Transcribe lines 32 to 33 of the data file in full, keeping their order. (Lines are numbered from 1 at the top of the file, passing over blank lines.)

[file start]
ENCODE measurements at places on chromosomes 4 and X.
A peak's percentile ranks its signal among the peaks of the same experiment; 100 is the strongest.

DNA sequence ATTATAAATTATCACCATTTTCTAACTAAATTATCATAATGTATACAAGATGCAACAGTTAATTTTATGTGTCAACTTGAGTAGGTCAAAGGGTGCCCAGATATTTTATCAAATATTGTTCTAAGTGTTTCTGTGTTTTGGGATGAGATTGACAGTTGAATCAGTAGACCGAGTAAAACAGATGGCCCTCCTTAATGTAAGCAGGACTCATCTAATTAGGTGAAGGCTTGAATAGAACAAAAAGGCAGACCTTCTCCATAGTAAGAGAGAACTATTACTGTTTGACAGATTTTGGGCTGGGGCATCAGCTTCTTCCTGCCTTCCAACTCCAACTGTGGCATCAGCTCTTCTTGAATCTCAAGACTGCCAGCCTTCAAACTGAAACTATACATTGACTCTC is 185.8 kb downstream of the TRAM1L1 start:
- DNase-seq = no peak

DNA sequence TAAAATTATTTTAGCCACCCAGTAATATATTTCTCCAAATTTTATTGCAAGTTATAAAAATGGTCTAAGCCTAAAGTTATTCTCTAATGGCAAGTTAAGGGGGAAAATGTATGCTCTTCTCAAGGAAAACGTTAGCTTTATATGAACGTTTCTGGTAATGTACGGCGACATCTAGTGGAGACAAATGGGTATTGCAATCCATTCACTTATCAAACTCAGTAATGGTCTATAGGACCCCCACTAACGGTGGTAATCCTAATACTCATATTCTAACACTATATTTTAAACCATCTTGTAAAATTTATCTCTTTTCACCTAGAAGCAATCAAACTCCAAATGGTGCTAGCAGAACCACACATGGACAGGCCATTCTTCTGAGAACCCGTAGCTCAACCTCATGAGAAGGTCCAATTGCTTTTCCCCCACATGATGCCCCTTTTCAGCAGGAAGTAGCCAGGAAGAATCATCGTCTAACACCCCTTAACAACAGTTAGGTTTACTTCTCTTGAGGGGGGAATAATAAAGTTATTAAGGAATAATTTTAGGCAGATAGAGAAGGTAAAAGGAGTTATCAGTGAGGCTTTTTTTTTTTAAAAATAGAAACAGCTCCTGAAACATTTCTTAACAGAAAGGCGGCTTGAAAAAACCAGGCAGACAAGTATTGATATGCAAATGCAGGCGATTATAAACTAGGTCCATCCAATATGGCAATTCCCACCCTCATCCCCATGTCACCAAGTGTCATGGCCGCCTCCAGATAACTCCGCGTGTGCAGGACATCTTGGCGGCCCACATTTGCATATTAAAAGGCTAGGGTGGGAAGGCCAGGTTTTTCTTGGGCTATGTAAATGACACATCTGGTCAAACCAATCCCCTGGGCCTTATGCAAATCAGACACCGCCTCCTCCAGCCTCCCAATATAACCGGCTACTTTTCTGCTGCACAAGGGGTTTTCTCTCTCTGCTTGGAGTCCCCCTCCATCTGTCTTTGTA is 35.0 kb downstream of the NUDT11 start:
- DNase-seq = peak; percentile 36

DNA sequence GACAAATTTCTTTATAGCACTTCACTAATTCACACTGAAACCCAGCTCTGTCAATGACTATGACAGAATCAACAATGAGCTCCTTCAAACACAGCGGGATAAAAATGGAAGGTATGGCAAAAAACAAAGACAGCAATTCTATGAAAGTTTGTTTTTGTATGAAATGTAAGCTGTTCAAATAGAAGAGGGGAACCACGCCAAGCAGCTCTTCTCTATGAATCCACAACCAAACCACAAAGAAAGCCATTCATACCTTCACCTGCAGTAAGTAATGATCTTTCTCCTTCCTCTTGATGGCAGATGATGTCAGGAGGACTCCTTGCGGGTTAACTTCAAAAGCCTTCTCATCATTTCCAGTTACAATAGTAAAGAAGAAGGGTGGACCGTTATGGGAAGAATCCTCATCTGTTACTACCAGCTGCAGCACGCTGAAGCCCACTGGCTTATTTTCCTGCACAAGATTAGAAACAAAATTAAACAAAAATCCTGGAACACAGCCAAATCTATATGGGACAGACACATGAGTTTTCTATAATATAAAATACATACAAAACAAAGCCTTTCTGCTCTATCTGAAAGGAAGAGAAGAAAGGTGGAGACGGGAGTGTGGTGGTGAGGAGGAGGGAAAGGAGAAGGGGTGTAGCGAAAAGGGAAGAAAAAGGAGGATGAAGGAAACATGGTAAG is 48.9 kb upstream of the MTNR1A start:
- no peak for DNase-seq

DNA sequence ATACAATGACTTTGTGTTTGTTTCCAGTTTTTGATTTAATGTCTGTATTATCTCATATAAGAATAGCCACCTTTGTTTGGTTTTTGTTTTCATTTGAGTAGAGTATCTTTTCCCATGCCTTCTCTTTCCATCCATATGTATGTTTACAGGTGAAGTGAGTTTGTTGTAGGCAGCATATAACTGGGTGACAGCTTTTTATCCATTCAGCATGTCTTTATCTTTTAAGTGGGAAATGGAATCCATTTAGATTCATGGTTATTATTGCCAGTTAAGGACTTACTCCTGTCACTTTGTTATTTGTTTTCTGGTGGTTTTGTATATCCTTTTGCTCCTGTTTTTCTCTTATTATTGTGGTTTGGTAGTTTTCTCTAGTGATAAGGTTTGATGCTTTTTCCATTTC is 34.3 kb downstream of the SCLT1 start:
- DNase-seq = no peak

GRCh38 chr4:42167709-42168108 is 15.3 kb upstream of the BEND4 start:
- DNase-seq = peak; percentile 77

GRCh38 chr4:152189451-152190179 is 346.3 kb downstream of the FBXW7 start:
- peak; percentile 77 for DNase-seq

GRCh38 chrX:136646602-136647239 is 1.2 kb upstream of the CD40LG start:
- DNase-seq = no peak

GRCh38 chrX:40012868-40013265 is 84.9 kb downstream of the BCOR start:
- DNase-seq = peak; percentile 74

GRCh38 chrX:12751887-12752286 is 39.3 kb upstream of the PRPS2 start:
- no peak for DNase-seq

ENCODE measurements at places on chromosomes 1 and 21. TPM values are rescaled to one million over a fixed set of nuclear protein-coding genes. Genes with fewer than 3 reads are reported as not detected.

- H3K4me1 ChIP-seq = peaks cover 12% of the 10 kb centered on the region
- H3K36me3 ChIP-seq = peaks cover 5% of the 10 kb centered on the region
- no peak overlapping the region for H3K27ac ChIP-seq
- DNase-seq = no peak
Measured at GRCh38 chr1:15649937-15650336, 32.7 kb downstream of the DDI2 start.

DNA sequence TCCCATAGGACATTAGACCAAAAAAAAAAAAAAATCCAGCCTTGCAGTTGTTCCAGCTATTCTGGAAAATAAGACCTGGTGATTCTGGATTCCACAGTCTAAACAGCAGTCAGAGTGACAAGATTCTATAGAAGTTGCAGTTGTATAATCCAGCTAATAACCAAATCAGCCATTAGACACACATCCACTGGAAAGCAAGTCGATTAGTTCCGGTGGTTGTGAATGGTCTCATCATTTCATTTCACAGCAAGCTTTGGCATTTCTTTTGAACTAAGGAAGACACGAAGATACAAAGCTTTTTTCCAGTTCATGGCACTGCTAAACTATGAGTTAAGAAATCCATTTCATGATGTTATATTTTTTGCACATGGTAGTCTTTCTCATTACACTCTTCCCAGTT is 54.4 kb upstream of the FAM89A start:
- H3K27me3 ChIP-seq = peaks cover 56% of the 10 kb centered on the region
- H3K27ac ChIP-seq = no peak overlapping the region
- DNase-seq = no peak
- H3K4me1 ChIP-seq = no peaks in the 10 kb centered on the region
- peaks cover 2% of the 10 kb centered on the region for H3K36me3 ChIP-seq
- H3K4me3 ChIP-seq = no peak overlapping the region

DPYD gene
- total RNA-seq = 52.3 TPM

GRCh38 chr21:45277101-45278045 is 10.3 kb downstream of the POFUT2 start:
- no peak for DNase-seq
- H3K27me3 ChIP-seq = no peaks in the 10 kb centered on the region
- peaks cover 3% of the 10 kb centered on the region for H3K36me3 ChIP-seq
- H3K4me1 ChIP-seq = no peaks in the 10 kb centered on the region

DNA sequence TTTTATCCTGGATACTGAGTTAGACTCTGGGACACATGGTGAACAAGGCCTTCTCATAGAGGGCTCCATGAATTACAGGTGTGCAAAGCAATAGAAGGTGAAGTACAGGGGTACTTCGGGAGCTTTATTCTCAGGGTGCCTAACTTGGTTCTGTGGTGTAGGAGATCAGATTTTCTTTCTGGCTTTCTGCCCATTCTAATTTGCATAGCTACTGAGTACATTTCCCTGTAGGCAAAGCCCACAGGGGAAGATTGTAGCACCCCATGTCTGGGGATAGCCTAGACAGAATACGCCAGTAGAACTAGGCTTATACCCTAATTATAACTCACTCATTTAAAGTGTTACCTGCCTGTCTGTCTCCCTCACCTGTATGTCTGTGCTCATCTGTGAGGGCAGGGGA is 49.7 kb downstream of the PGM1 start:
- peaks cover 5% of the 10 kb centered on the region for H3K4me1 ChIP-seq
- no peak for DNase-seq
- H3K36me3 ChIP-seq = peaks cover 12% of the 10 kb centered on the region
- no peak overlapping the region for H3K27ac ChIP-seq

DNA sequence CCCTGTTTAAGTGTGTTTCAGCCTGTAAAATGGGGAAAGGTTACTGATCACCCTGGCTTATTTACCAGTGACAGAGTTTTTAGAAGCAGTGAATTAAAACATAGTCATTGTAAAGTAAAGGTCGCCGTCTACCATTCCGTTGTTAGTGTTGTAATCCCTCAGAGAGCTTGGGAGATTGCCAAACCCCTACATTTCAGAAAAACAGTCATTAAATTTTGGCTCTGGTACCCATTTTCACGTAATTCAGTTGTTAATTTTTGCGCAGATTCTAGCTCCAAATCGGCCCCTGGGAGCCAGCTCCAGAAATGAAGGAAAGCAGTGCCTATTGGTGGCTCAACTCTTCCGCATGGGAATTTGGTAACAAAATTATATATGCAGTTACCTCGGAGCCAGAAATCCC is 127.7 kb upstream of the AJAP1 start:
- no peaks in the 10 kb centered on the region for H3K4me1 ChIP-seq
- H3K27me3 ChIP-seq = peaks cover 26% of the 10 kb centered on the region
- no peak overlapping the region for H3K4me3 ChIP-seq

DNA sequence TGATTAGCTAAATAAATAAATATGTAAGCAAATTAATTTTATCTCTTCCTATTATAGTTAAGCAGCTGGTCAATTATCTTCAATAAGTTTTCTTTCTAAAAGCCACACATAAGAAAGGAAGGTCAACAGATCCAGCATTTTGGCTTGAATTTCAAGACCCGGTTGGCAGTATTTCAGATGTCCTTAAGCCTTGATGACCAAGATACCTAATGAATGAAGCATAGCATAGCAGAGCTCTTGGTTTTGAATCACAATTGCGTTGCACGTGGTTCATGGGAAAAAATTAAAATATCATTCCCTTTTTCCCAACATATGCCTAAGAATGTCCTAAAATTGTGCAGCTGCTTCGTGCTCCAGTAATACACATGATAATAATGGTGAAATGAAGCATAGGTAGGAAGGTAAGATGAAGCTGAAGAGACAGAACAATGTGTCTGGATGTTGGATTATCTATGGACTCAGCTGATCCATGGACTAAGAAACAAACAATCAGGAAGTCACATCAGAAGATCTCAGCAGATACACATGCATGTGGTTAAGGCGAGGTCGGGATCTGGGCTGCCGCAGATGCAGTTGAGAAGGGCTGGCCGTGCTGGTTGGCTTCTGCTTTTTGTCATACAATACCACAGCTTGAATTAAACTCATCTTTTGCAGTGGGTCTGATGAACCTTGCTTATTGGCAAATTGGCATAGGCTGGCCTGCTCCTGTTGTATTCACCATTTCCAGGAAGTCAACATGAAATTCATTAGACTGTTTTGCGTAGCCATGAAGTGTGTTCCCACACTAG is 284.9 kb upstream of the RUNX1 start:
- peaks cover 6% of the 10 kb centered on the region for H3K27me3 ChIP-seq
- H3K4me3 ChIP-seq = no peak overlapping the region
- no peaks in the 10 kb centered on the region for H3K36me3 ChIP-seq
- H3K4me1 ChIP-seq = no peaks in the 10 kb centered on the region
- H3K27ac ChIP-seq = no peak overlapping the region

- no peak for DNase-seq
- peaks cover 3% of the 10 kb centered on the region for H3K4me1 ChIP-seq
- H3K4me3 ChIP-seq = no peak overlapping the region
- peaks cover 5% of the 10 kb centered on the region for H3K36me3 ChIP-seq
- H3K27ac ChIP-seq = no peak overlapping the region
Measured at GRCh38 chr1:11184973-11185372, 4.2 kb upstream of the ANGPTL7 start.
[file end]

- peaks cover 2% of the 10 kb centered on the region for H3K36me3 ChIP-seq
- H3K4me3 ChIP-seq = no peak overlapping the region